a) a_opt=true ;;
         b) b_opt=true ;;
         c) c_opt=true ;;
         *) echo error >&2; exit 1
    esac
done

shift "$(( OPTIND - 1 ))"

for pathname do
    # process pathname operand "$pathname" here
done

The shift will make sure to shift off the handled options so that the pathname operands are the only things left in the list of positional parameters.

If that's not possible, allow the -i option to be specified multiple times and collect the given arguments in an array each time you come across it in the loop:

pathnames=()

while getopts abci: opt; do
     case $opt in
         a) a_opt=true ;;
         b) b_opt=true ;;
         c) c_opt=true ;;
         i) pathnames+=( "$OPTARG" ) ;;
         *) echo error >&2; exit 1
    esac
done

shift "$(( OPTIND - 1 ))"

for pathname in "${pathnames[@]}"; do
    # process pathname argument "$pathname" here
done

This would be called as

./myscript -a -b -c -i 'foo bar' -i 'another file' -i file1 -i file2
2
  • It worked! Thanks! But what if I want to pass a wildcard like ./script -a -b -c -i "*.mp4", and process all files ending ".mp4"? Apr 8, 2021 at 17:59
  • 2
    @PedroSiqueira I would avoid this if possible. You would have to find a safe way to expand that globbing pattern to a list of pathnames, and allow for it to also not be a pattern (or, if you have a separate option for that). One could possibly plug it into find, but that would be fiddly. You could definitely ask a separate question about that, because it's most definitely non-trivial to do safely.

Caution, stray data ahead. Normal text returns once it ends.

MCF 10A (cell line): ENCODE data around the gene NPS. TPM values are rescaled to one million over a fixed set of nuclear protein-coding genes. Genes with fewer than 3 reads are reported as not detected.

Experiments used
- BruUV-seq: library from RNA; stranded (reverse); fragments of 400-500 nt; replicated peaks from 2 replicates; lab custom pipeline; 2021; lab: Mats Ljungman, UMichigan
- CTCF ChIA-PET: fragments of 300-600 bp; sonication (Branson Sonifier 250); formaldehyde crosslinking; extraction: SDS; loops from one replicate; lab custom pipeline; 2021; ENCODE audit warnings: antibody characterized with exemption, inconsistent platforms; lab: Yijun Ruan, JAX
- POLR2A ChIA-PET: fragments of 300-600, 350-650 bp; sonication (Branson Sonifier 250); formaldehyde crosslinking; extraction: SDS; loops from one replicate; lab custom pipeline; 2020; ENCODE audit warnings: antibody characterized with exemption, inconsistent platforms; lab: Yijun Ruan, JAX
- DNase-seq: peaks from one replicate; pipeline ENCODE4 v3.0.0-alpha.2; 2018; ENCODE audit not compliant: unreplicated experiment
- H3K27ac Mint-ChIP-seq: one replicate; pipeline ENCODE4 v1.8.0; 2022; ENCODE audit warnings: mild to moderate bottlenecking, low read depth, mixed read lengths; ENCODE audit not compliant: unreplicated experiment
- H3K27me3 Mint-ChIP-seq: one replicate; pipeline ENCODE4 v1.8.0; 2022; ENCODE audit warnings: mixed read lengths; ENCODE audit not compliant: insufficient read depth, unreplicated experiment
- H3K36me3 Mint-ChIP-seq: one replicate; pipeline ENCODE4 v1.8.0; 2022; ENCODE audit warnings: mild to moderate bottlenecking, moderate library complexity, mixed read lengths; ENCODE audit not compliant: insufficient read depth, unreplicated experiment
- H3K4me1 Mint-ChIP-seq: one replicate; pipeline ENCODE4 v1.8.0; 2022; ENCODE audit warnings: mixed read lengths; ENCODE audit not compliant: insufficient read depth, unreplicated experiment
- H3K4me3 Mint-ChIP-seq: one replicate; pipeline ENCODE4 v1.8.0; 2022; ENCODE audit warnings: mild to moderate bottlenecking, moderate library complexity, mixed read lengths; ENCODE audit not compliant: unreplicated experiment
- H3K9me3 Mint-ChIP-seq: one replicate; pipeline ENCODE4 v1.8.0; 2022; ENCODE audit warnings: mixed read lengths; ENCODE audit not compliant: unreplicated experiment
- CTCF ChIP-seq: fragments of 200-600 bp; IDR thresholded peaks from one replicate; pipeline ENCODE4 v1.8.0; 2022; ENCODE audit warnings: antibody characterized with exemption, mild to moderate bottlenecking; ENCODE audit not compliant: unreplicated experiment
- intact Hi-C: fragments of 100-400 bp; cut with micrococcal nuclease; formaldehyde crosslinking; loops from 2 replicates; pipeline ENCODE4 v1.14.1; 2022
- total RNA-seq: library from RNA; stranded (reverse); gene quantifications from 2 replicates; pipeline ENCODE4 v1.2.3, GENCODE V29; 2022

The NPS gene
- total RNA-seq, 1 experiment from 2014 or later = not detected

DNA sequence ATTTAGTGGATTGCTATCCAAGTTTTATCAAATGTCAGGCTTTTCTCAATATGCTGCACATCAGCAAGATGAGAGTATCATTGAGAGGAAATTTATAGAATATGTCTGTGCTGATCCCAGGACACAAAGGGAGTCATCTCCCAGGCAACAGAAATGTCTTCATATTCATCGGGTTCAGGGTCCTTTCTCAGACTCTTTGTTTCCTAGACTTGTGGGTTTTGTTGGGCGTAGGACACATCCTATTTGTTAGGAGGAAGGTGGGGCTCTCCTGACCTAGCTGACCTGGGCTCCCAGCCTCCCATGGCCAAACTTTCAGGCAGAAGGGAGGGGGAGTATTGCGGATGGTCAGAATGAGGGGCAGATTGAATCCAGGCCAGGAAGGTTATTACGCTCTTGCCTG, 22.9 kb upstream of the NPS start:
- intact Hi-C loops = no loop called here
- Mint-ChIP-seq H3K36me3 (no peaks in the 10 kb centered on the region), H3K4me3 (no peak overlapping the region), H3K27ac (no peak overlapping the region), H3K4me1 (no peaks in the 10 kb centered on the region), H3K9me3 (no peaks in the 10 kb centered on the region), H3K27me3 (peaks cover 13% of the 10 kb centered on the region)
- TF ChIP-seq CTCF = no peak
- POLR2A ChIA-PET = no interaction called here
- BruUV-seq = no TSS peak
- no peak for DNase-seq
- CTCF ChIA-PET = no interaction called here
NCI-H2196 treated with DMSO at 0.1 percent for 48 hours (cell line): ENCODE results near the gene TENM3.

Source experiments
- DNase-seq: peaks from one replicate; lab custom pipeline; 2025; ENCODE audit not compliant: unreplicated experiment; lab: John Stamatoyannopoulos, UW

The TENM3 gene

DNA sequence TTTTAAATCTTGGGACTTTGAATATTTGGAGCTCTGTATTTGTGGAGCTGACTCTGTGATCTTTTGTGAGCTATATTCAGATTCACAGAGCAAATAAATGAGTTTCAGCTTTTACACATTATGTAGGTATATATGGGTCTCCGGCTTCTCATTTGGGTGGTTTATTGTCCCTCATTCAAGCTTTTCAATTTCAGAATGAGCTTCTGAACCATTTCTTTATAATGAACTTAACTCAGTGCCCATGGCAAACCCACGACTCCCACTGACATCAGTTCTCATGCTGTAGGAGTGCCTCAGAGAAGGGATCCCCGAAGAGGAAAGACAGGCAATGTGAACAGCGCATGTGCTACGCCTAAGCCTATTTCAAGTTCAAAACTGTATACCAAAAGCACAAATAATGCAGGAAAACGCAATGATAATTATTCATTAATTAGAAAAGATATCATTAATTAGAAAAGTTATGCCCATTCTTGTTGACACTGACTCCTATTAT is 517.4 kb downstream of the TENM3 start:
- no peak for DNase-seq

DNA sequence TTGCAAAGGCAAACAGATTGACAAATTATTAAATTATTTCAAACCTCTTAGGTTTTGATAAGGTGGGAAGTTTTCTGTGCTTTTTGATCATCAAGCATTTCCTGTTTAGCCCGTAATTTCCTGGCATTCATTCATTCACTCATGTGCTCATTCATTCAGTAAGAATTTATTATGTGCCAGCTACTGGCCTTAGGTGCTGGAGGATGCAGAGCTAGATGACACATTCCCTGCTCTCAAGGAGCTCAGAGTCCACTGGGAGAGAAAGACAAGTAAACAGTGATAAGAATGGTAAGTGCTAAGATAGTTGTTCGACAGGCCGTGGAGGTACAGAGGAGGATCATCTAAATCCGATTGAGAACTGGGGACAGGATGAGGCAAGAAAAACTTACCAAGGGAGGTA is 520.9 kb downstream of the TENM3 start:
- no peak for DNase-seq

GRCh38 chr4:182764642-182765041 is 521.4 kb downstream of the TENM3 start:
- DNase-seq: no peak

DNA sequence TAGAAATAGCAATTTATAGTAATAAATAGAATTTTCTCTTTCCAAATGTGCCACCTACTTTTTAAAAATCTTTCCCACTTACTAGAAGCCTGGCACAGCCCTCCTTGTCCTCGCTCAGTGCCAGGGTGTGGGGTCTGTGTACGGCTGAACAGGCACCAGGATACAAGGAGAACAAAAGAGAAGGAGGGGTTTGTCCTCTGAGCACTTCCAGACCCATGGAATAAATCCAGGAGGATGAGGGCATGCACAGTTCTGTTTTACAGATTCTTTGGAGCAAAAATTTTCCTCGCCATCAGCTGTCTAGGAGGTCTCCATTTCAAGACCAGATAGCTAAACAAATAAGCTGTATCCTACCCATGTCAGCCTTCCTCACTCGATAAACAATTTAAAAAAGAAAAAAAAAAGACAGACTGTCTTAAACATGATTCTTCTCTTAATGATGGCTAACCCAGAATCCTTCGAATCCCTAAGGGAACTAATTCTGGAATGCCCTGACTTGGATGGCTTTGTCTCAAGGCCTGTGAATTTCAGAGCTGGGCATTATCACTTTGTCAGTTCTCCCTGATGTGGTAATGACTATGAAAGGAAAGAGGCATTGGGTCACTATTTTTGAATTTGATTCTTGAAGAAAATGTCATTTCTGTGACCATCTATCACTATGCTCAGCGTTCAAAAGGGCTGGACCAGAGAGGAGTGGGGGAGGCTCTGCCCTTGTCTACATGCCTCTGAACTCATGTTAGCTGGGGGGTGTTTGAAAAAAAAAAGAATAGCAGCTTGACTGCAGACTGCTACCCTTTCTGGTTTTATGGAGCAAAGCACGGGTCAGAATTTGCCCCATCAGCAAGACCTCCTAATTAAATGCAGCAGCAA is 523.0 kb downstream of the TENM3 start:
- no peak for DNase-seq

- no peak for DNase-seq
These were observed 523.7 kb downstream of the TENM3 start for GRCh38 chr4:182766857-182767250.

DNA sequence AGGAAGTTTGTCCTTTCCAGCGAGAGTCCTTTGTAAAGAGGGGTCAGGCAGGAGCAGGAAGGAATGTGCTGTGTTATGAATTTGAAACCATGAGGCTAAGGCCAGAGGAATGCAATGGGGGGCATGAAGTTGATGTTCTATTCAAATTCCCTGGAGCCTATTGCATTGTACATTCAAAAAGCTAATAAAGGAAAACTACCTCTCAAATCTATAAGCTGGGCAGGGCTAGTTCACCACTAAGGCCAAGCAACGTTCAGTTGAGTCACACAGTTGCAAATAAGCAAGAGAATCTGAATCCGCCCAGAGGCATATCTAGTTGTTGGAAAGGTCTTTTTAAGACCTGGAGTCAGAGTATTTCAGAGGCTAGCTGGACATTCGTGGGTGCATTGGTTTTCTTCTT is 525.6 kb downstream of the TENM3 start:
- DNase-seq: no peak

– Kusalananda
    Apr 8, 2021 at 18:04
3

There's a bit of a difference between the four script invocations you posted.

./script.sh -i "'foo bar' 'another file'"
./script.sh -i "foo\ bar another\ file"

The above two both pass to the script -i as the first argument, and a single string as the second. In the first one, that's 'foo bar' 'another file', and in the second, it's foo\ bar another\ file. In the shell language, both are valid ways to present the two strings (or filenames) foo bar and another file. But the quote and backslash processing only applies when the strings are on a raw command line, not when they're inside a variable, as they end up in the string.

./script.sh -i foo\ bar another\ file
./script.sh -i 'foo bar' 'another file'

On the other hand, these two pass a total of three arguments: -i, foo bar, and another file.

The difference is somewhat important in that it's much easier to deal safely with distinct arguments. You just need to keep them intact, and don't have to process the quotes and escapes embedded within.

Also, importantly, running something like script ./*.txt will pass the filenames as distinct arguments.

E.g. this would just call file on both files if called as script 'foo bar' another\ file:

#!/bin/sh
for f in "$@"; do
    file "$f"
done

But you have the getopts there, too. And with the filenames as distinct arguments, only the first would appear as the argument to -i. Here, there's basically two common options.